Röntgenbild av 6 olika stora pilspetsar.
Röntgenbild på pilspetsar / Radioprahic image of historical arrows found close to Loktačohkka, Sweden. Foto: (CC BY)

FAIR data for Heritage Science

How can researchers and specialists implement Open Science and the FAIR data principles in their work? What are some basic rules for good data practices in a research project? The seminar adresses these issues and discusses some of the challenges ahead.

The digital revolution has created new possibilities for research and knowledge production, but also challenges for long-term preservation and accessibility. Funders now demand data managements plans and that results in the form of datasets, images, tables etc adhere to the FAIR principles: findable, accessible, interoperable and resusable.

While this may seem like a daunting list of technical requirements, it is mainly a question of good data practices. However, it does mean that researchers and specialists will have to adjust the way they execute projects, starting in the planning phase. In order to do that they need to understand not just what they must do, but also why. Aiming for FAIR data is an effective way to ensure that your research is discoverable, becomes used and that it is properly cited.

“FAIR data for Heritage Science” was a research and development project by the National Heritage Board in 2022, aimed at developing guides and recommendations for specialists who do laboratory analyses on cultural materials, ranging from archaeological objects to historical buildings to modern art.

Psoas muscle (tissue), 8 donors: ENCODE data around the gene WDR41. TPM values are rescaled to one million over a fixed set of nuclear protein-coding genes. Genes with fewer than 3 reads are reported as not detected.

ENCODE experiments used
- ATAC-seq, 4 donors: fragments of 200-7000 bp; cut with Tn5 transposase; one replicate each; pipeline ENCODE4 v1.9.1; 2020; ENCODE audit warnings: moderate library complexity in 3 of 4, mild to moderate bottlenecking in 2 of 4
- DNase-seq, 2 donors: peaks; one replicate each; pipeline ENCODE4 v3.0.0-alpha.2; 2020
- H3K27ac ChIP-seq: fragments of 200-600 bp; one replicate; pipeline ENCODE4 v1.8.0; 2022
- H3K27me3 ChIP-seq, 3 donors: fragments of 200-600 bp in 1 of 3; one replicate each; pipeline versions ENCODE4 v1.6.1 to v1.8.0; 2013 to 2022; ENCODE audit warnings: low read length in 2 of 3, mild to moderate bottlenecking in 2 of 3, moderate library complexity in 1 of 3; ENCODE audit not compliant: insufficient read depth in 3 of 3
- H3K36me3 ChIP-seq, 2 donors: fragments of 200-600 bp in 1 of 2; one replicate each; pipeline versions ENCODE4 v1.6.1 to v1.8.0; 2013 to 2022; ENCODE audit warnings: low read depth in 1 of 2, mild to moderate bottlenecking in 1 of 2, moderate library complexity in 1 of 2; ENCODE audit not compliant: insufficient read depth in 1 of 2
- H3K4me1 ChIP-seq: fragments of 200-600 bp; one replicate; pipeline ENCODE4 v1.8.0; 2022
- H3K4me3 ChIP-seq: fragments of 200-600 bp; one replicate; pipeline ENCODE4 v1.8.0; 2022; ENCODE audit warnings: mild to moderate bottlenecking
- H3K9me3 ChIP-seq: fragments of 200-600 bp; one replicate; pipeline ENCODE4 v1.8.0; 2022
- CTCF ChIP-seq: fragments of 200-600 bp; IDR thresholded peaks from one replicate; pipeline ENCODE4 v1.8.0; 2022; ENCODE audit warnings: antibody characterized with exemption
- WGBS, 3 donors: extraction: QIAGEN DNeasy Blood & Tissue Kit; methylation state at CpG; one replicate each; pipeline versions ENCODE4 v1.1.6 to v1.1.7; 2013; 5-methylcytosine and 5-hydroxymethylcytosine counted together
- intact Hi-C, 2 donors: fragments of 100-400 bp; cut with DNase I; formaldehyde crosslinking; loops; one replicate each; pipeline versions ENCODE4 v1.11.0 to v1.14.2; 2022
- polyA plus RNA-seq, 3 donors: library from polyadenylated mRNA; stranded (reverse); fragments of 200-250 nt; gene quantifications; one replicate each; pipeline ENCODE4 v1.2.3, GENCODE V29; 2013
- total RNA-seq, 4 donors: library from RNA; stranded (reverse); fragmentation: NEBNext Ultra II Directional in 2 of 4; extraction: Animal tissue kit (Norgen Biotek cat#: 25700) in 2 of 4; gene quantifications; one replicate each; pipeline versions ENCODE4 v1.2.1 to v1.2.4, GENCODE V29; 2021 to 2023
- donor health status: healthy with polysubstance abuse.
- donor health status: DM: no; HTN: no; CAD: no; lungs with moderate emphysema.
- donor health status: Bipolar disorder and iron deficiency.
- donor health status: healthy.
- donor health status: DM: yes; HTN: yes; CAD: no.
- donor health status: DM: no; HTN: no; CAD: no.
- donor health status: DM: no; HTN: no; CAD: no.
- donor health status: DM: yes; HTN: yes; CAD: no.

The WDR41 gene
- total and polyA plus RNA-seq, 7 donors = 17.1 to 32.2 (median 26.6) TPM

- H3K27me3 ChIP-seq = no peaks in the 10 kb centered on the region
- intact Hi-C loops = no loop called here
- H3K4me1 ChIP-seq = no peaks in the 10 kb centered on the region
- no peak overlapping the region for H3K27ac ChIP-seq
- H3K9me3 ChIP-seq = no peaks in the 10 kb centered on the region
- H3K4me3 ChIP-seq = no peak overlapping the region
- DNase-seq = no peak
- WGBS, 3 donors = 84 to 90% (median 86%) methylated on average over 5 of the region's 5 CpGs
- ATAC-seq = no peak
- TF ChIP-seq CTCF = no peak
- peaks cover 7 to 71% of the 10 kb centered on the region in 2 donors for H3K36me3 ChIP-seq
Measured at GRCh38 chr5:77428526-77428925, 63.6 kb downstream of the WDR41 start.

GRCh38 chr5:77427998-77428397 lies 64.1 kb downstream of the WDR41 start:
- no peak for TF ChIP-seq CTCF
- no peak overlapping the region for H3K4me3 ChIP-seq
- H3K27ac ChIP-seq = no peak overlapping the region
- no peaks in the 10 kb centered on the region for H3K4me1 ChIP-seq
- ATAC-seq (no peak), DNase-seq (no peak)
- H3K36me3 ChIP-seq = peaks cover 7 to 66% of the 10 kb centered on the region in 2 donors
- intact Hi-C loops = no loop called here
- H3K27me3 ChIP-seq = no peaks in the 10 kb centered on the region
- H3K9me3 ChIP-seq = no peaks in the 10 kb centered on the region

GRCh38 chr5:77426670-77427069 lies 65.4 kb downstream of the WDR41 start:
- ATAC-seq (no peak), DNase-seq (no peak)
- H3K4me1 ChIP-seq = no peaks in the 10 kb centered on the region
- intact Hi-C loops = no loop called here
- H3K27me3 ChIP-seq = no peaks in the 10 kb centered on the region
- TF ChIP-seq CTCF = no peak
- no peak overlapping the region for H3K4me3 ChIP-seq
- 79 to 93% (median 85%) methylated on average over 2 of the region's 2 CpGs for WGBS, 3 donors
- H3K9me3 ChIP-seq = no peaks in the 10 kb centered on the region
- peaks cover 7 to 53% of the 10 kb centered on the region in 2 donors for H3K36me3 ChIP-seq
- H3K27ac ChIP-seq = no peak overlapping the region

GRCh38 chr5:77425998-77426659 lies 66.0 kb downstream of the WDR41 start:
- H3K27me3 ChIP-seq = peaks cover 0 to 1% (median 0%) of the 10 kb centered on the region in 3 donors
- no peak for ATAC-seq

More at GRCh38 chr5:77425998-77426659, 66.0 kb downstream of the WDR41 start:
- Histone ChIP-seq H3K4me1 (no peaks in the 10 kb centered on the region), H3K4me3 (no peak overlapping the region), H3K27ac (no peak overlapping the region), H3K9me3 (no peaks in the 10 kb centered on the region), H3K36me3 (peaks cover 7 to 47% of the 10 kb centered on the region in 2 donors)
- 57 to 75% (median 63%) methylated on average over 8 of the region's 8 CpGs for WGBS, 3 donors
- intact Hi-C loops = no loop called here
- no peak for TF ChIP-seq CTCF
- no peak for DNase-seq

This interdisciplinary work requires taking into consideration both the needs of the Natural Sciences and the Humanities when making the data FAIR. The results are useful for anyone working in the fields of heritage studies, and can increase visibility of research done on materials in museum and archival collections.

Project report in Swedish


When: May 9th, 14.00-15.45 CEST
Where: Digitally via Teams

In this digital seminar Åsa M Larsson, National Heritage Board, and Barbro Bornsäter, Uppsala University Library, will present the project results in English, and explain how using controlled vocabularies and linked data are a major help.

We will also show how research infrastructures like Swedigarch are being constructed on the principles of FAIR and linked data. We will disucss the challenges many face when having to plan for data management when it comes to heritage studies, and what we see as important steps that need to be taken to make this easier in the future.

The seminar is given in collaboration with Swedigarch – National Infrastructure for Digital Archaeology and Uppsala University Library.